The company, famous for its no-logo policy, will restructure its business and bet on online sales.
Japanese retailer Muji, which specializes in selling consumer goods with a minimalist design, filed for bankruptcy under Chapter 11 of the U.S. Code, following the example of dozens of major American brands, including the likes of Apple and Samsung. The company, famous for its "no-logo" policy, will restructure its business and bet on online sales.
"Muji felt the devastating effects of the pandemic in the retail segment and decided to take the opportunity of bankruptcy to refocus our efforts in the U.S. on key regional markets and e-commerce," commented company CEO Satoshi Okazaki.
As part of the restructuring, Muji is expected to close a small number of stores in the next few months. Chapter 11, bankruptcy practice is often used by companies to cover losses and build new development strategies. The company reports that the process will allow the brand to become more viable and hopes to increase its operating performance in the future.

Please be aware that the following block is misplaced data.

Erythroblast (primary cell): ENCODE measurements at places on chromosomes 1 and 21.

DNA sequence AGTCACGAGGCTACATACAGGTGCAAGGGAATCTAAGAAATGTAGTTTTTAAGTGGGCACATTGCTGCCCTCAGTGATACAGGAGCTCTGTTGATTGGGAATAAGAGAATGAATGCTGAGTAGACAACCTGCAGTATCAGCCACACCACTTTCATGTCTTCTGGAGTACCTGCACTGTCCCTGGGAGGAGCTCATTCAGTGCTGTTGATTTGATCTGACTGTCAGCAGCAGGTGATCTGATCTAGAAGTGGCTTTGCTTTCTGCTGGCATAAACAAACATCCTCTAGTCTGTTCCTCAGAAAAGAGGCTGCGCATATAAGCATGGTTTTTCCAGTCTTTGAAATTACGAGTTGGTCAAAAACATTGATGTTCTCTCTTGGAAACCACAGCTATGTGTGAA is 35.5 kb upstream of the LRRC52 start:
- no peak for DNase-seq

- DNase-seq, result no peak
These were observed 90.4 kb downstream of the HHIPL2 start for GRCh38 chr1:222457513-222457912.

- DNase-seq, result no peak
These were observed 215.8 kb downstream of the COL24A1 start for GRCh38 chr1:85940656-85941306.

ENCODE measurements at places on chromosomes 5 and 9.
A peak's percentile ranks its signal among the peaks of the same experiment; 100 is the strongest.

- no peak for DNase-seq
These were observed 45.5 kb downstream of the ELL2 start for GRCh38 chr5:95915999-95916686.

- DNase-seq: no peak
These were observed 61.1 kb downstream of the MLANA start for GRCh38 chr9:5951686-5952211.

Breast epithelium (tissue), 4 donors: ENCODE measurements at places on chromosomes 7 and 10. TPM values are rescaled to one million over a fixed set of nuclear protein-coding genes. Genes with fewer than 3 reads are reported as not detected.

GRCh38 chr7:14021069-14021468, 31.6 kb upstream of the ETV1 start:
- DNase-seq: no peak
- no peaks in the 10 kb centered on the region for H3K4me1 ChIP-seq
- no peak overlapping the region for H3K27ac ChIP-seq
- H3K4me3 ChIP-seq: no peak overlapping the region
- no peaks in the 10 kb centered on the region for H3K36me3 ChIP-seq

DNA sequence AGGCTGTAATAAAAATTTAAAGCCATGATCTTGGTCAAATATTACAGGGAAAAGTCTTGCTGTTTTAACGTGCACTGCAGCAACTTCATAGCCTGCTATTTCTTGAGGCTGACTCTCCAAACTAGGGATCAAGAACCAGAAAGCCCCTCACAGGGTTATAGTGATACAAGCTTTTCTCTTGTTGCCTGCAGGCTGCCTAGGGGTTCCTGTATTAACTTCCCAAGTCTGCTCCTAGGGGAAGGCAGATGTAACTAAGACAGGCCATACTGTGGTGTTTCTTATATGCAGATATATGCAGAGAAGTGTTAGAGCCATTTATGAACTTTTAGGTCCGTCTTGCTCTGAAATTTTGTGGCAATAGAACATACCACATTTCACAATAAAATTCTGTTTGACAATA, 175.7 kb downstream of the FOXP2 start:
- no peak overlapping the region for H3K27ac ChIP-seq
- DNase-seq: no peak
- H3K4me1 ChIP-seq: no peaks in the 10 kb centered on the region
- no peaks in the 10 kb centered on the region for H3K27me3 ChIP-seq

Muji brand-owning conglomerate Ryohin Keikaku suffered a loss of $27.2 million in the first quarter of 2020. The company will sell goods in 14,000 stores outside the Lawson chain. The company has not been operating in the U.S. market since late March. To date, only 60% of retail outlets have resumed operations. In total, more than 9,400 stores have closed or announced their intention to close as of the beginning of 2020. For comparison, last year, 9300 stores were closed, and in 2018 - only 5700 stores.